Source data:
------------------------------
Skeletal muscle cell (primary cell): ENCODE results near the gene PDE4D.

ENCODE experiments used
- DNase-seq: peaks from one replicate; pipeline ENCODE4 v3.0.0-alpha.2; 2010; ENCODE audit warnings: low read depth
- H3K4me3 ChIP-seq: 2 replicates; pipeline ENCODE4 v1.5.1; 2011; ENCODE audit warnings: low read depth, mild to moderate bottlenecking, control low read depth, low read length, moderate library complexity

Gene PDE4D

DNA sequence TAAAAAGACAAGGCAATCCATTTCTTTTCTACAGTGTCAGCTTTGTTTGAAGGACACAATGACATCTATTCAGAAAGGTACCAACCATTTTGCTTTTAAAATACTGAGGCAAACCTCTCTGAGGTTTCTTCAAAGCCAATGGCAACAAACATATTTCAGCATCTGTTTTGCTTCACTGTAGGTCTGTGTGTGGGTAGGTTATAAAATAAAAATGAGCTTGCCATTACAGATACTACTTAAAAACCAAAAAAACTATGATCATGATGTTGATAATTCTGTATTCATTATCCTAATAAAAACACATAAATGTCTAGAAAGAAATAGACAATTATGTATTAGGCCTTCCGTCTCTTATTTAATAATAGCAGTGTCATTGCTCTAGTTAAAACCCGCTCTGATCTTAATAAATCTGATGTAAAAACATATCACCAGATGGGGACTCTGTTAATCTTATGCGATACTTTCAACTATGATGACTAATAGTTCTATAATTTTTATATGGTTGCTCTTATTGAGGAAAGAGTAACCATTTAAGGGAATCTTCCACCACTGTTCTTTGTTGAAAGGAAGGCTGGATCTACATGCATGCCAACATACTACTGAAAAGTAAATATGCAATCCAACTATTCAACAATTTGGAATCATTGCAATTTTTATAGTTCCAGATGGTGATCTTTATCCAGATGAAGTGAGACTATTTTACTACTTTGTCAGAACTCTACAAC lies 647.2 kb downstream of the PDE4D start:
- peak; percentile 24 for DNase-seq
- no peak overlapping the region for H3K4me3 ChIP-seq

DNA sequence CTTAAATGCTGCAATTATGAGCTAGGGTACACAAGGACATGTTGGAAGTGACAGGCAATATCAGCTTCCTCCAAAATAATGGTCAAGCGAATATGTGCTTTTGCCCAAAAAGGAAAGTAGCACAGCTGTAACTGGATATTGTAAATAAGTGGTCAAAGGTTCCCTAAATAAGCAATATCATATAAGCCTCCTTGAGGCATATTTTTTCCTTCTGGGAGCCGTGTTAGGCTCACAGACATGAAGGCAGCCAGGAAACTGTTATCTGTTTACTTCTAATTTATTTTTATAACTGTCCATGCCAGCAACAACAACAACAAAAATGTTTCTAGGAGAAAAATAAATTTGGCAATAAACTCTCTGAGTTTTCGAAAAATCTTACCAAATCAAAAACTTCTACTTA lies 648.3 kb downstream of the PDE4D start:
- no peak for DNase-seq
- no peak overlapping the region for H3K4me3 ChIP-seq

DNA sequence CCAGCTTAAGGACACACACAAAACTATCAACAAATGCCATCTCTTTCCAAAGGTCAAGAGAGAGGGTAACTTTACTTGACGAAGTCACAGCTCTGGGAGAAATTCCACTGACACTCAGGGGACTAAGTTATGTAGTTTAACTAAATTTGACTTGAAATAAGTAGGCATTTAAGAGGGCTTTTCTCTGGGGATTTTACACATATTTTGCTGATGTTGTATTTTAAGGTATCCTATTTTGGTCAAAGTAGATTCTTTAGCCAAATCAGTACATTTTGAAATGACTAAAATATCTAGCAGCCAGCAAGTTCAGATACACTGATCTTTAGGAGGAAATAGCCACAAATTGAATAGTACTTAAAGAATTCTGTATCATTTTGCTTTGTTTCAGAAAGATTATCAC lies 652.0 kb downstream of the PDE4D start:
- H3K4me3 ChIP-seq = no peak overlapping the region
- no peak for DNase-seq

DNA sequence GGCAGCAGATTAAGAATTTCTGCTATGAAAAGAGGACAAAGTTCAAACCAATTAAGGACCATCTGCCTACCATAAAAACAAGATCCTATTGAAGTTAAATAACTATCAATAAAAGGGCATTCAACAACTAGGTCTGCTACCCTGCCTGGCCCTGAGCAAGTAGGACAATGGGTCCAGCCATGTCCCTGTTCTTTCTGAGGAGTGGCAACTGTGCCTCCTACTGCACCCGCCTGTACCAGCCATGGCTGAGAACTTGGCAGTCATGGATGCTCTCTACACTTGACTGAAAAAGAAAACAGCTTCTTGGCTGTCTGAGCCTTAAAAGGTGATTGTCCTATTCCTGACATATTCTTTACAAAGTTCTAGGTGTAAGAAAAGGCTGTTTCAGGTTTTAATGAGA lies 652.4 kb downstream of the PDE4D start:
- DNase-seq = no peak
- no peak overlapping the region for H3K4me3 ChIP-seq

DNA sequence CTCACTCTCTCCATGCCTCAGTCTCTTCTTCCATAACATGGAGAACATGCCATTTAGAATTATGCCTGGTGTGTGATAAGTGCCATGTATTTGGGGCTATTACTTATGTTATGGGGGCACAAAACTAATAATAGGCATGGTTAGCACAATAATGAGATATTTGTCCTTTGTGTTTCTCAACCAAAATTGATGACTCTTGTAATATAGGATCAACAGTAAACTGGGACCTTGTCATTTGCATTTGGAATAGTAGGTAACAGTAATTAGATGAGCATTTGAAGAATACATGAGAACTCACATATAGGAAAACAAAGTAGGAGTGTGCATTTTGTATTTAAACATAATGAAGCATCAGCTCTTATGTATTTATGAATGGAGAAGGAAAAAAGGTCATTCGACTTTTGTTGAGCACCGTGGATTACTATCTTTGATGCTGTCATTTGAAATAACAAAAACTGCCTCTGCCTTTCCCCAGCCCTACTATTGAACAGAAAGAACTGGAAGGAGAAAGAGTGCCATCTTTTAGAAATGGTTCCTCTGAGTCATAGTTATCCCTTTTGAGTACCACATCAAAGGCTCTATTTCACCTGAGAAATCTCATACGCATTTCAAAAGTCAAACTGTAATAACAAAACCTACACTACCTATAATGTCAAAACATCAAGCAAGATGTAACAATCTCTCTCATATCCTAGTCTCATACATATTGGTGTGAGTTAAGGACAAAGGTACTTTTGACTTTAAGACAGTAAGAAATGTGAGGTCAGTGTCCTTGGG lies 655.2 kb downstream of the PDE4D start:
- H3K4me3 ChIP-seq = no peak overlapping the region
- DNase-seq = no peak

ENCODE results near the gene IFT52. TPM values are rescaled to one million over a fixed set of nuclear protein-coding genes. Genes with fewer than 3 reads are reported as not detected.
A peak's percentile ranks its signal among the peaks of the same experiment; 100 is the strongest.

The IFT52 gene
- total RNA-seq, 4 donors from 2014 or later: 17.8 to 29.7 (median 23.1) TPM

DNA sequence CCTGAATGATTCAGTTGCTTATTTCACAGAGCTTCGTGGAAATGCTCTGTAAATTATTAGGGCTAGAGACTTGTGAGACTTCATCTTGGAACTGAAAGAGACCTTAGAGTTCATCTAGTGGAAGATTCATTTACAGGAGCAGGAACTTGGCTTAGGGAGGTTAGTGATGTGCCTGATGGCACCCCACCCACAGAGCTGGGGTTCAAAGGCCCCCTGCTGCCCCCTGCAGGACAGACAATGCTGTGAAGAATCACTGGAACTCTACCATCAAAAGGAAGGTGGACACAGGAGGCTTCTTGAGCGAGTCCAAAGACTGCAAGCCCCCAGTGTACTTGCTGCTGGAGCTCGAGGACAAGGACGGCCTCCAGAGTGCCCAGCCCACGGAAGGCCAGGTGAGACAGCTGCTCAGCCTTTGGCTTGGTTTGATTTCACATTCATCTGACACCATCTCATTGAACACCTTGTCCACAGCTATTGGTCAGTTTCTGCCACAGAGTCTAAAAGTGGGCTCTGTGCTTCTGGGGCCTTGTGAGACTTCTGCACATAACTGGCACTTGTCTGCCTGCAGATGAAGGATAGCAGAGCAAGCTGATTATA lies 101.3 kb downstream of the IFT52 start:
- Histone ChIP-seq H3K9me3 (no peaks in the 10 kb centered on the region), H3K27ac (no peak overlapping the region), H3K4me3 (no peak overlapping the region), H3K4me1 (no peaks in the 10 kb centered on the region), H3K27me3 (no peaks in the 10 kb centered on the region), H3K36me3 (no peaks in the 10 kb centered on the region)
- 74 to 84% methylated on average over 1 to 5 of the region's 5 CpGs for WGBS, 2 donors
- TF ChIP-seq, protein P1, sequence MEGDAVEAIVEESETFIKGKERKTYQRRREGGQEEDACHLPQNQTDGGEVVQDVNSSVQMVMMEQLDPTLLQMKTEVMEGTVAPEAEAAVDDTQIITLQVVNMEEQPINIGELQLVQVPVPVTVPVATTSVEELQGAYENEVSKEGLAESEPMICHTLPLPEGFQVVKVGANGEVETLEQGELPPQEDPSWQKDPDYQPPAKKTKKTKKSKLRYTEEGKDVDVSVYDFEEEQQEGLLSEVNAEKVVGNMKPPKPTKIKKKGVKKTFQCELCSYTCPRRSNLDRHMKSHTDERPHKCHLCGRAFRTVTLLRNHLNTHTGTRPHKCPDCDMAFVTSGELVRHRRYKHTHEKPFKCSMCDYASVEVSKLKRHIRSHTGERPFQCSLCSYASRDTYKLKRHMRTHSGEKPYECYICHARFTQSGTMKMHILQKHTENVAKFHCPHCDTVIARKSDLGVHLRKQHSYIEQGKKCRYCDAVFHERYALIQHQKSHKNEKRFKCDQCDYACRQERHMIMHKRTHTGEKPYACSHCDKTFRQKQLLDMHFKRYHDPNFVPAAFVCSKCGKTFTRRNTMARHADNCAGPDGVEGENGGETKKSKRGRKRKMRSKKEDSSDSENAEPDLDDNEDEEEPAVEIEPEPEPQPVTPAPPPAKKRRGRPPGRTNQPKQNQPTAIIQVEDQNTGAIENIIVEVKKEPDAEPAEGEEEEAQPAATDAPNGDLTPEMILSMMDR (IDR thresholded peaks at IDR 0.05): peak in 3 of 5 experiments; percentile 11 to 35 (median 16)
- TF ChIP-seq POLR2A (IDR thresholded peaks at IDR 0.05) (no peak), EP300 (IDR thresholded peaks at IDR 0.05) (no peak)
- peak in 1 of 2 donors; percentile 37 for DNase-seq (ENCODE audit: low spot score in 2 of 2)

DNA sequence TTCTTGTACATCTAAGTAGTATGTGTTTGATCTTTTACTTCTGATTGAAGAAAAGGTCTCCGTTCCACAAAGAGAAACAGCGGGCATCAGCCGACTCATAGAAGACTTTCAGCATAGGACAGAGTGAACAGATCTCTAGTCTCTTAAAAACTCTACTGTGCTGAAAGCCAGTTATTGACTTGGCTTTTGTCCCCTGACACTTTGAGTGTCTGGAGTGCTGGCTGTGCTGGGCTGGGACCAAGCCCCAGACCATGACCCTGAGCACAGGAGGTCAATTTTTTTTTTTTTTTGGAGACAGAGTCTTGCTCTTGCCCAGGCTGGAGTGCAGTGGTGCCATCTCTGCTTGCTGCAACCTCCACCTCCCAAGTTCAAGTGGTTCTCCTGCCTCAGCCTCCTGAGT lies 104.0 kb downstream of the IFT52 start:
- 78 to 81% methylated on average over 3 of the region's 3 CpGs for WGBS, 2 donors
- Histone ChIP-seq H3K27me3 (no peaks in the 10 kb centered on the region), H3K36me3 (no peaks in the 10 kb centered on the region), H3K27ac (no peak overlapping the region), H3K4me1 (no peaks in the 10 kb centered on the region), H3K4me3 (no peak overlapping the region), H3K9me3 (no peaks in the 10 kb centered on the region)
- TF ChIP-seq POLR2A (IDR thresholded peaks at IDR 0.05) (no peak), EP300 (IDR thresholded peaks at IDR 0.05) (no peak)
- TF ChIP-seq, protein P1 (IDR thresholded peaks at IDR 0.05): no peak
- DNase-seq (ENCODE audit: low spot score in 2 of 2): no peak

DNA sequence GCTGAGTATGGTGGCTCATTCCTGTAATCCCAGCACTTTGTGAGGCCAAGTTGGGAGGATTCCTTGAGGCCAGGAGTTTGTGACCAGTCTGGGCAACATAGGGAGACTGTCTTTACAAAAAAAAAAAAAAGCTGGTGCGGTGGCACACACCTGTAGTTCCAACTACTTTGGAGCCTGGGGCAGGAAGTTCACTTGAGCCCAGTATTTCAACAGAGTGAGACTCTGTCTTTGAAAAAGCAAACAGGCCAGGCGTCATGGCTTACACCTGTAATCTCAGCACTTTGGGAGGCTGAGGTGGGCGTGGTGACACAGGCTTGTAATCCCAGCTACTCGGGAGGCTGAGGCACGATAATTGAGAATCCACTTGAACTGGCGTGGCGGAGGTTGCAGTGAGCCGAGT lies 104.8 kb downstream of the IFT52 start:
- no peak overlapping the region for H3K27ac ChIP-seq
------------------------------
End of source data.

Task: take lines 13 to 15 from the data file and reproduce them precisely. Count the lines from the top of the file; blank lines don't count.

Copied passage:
- H3K4me3 ChIP-seq = no peak overlapping the region
- no peak for DNase-seq

DNA sequence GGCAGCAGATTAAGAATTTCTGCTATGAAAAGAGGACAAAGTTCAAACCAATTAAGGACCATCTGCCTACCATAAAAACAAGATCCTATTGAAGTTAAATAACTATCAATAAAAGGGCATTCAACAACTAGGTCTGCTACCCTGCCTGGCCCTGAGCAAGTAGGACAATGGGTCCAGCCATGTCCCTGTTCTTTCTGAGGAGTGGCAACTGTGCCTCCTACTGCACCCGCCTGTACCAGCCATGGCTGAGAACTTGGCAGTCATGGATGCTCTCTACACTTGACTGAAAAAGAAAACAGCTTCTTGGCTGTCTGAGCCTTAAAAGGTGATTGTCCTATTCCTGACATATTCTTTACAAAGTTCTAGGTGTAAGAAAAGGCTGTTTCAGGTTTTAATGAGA lies 652.4 kb downstream of the PDE4D start: